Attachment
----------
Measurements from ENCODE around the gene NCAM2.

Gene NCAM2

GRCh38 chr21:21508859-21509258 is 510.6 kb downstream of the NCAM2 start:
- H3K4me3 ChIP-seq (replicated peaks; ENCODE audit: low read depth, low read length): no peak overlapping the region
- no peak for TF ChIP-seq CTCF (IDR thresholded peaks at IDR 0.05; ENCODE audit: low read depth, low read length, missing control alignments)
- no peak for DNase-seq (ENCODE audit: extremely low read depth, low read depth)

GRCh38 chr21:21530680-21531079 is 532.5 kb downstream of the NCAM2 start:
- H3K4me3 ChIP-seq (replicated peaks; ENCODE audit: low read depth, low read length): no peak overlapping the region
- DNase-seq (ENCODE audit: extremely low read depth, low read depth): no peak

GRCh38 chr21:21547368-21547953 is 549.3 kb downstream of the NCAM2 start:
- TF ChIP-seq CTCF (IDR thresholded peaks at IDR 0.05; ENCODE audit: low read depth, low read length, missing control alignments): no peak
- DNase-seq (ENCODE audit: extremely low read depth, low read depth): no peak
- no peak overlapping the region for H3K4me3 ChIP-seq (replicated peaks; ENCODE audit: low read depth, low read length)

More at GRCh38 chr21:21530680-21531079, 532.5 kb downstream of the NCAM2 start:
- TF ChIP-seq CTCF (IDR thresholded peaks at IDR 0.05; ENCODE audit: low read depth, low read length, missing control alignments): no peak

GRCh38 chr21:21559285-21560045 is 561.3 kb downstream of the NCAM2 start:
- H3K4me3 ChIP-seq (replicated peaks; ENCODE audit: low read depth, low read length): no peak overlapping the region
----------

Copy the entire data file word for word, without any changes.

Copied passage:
Measurements from ENCODE around the gene NCAM2.

Gene NCAM2

GRCh38 chr21:21508859-21509258 is 510.6 kb downstream of the NCAM2 start:
- H3K4me3 ChIP-seq (replicated peaks; ENCODE audit: low read depth, low read length): no peak overlapping the region
- no peak for TF ChIP-seq CTCF (IDR thresholded peaks at IDR 0.05; ENCODE audit: low read depth, low read length, missing control alignments)
- no peak for DNase-seq (ENCODE audit: extremely low read depth, low read depth)

GRCh38 chr21:21530680-21531079 is 532.5 kb downstream of the NCAM2 start:
- H3K4me3 ChIP-seq (replicated peaks; ENCODE audit: low read depth, low read length): no peak overlapping the region
- DNase-seq (ENCODE audit: extremely low read depth, low read depth): no peak

GRCh38 chr21:21547368-21547953 is 549.3 kb downstream of the NCAM2 start:
- TF ChIP-seq CTCF (IDR thresholded peaks at IDR 0.05; ENCODE audit: low read depth, low read length, missing control alignments): no peak
- DNase-seq (ENCODE audit: extremely low read depth, low read depth): no peak
- no peak overlapping the region for H3K4me3 ChIP-seq (replicated peaks; ENCODE audit: low read depth, low read length)

More at GRCh38 chr21:21530680-21531079, 532.5 kb downstream of the NCAM2 start:
- TF ChIP-seq CTCF (IDR thresholded peaks at IDR 0.05; ENCODE audit: low read depth, low read length, missing control alignments): no peak

GRCh38 chr21:21559285-21560045 is 561.3 kb downstream of the NCAM2 start:
- H3K4me3 ChIP-seq (replicated peaks; ENCODE audit: low read depth, low read length): no peak overlapping the region